24. The storage bag of claim 23, wherein the tubular body is a flat tube.
25. The storage bag of claim 24, wherein the distal end is closed by sealing the flat tube together.
26. The storage bag of claim 25, wherein the separator is adjustable between an expanded position and a collapsed position, in the collapsed position the tubular body folding upon itself against the sidewall.
27. The storage bag of claim 23, wherein the valve element is attached proximate the distal end.
Description
CROSS-REFERENCE TO RELATED PATENT APPLICATIONS

This application is a continuation-in-part of copending U.S. patent application Ser. No. 11/039,735 filed on Jan. 20, 2005 and herein incorporated by reference in its entirety.

FIELD OF THE INVENTION

This invention pertains generally to storage containers and more particularly to flexible, thermoplastic, storage bags designed to be sealed and evacuated. The invention finds particular applicability in the field of food storage.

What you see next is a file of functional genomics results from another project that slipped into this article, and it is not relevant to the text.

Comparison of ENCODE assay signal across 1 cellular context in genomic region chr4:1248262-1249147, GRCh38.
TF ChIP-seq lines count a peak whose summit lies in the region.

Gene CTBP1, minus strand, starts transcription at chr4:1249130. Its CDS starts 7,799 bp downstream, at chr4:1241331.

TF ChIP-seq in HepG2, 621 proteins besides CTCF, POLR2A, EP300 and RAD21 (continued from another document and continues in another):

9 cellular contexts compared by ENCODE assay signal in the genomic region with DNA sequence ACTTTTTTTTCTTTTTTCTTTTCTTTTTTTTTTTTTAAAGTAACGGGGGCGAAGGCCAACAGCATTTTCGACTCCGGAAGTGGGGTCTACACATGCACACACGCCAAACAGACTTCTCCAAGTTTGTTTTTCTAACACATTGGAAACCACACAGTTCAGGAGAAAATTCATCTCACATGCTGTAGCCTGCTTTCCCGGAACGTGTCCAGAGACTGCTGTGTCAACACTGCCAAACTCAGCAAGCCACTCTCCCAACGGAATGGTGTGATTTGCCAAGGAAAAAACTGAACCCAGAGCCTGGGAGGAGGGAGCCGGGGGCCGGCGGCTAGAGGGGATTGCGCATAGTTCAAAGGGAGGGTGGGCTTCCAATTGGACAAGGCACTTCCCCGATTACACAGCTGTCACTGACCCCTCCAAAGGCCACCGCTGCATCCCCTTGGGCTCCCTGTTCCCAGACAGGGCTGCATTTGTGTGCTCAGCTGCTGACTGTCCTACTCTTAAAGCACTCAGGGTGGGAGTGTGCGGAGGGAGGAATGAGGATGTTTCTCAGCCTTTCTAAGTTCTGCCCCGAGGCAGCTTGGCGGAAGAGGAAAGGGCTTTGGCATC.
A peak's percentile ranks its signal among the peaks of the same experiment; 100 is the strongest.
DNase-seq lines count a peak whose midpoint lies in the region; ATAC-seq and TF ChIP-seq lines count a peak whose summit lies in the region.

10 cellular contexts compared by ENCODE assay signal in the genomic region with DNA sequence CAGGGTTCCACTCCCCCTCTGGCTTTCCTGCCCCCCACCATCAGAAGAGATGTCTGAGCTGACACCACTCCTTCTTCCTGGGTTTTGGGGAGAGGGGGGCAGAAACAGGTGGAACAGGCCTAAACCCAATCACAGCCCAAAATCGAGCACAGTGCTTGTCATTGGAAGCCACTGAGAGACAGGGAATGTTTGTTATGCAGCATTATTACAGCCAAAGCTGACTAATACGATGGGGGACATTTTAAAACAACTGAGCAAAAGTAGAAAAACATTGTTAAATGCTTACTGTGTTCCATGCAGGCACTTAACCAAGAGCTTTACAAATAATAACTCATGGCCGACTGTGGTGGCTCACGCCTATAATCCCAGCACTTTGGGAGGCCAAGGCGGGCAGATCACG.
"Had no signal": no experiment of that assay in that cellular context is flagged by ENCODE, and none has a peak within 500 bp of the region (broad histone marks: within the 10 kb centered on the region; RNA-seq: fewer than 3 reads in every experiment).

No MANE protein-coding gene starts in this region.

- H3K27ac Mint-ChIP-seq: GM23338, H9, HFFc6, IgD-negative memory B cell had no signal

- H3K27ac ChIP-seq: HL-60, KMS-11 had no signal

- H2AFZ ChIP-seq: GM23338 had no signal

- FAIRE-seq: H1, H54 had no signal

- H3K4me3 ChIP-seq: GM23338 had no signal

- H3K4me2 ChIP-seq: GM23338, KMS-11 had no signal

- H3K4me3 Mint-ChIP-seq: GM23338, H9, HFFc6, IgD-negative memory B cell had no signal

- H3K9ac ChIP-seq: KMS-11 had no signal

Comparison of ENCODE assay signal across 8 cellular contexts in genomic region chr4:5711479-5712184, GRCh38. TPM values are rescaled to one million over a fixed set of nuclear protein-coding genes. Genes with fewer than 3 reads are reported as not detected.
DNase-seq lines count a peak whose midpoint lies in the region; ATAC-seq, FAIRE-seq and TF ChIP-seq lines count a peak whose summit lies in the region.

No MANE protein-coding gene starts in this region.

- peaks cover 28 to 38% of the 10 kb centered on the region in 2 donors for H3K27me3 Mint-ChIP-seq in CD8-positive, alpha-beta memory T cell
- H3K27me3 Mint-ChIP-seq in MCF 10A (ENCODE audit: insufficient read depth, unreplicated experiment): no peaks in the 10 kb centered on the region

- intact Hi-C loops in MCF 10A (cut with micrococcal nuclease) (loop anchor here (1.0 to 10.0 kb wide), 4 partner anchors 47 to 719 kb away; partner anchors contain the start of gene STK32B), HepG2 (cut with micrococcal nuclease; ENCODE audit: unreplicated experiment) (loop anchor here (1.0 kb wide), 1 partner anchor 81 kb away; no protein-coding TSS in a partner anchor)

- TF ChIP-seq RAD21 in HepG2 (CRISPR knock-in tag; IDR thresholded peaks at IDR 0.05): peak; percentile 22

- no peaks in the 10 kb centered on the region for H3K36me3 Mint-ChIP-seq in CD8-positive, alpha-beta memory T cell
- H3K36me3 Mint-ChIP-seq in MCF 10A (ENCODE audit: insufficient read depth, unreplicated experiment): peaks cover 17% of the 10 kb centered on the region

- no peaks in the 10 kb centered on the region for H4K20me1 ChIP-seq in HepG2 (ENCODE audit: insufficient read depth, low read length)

BACKGROUND OF THE INVENTION

Storage bags are commonly used for a variety of purposes such as storing food items. Such storage bags are typically made from a flexible, low cost, thermoplastic material that defines an interior volume into which food items can be inserted. To preserve the inserted food, the storage bag may also include a distinct closing mechanism, such as interlocking fastening strips, for sealing closed an opening through which the interior volume is accessible.

One problem that occurs with the aforementioned storage bags is that latent air may remain trapped within the interior volume after sealing closed the opening. The trapped air may cause spoiling or dehydration of the food items. To remove the trapped air, it is known to provide a one-way valve element or other evacuation device communicating with the interior volume. The one-way valve element allows for the evacuation of trapped air while preventing the ingress of air from the surrounding volume into the interior volume. The one-way valve element may be activated by applying compressive pressure to the flexible sidewalls to force air from the interior volume.